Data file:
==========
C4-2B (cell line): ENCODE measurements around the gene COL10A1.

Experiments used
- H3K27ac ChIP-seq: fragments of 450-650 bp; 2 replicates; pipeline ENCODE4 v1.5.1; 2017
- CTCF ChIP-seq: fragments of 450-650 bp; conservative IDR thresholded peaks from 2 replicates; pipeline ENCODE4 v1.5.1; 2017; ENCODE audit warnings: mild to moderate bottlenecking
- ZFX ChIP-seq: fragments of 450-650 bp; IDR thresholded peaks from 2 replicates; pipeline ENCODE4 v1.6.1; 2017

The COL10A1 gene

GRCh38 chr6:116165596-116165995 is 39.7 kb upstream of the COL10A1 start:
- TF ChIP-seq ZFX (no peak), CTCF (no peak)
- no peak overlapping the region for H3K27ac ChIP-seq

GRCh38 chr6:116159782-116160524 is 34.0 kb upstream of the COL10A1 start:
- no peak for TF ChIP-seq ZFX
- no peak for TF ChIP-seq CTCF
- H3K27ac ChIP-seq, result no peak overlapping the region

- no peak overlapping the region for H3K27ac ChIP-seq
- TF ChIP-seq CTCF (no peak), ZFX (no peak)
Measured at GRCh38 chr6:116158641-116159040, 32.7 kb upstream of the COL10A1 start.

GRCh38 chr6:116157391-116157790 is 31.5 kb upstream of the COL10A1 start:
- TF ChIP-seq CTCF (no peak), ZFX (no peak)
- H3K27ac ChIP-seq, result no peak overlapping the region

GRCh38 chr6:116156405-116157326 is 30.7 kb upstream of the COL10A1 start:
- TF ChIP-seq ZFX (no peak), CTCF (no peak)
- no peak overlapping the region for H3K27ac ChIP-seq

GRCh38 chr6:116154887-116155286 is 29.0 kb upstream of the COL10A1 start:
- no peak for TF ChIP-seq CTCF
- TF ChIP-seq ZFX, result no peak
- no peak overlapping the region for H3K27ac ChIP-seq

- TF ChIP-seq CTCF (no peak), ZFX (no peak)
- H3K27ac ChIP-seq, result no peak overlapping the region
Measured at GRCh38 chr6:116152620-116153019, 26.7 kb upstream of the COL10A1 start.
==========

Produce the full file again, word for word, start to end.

C4-2B (cell line): ENCODE measurements around the gene COL10A1.

Experiments used
- H3K27ac ChIP-seq: fragments of 450-650 bp; 2 replicates; pipeline ENCODE4 v1.5.1; 2017
- CTCF ChIP-seq: fragments of 450-650 bp; conservative IDR thresholded peaks from 2 replicates; pipeline ENCODE4 v1.5.1; 2017; ENCODE audit warnings: mild to moderate bottlenecking
- ZFX ChIP-seq: fragments of 450-650 bp; IDR thresholded peaks from 2 replicates; pipeline ENCODE4 v1.6.1; 2017

The COL10A1 gene

GRCh38 chr6:116165596-116165995 is 39.7 kb upstream of the COL10A1 start:
- TF ChIP-seq ZFX (no peak), CTCF (no peak)
- no peak overlapping the region for H3K27ac ChIP-seq

GRCh38 chr6:116159782-116160524 is 34.0 kb upstream of the COL10A1 start:
- no peak for TF ChIP-seq ZFX
- no peak for TF ChIP-seq CTCF
- H3K27ac ChIP-seq, result no peak overlapping the region

- no peak overlapping the region for H3K27ac ChIP-seq
- TF ChIP-seq CTCF (no peak), ZFX (no peak)
Measured at GRCh38 chr6:116158641-116159040, 32.7 kb upstream of the COL10A1 start.

GRCh38 chr6:116157391-116157790 is 31.5 kb upstream of the COL10A1 start:
- TF ChIP-seq CTCF (no peak), ZFX (no peak)
- H3K27ac ChIP-seq, result no peak overlapping the region

GRCh38 chr6:116156405-116157326 is 30.7 kb upstream of the COL10A1 start:
- TF ChIP-seq ZFX (no peak), CTCF (no peak)
- no peak overlapping the region for H3K27ac ChIP-seq

GRCh38 chr6:116154887-116155286 is 29.0 kb upstream of the COL10A1 start:
- no peak for TF ChIP-seq CTCF
- TF ChIP-seq ZFX, result no peak
- no peak overlapping the region for H3K27ac ChIP-seq

- TF ChIP-seq CTCF (no peak), ZFX (no peak)
- H3K27ac ChIP-seq, result no peak overlapping the region
Measured at GRCh38 chr6:116152620-116153019, 26.7 kb upstream of the COL10A1 start.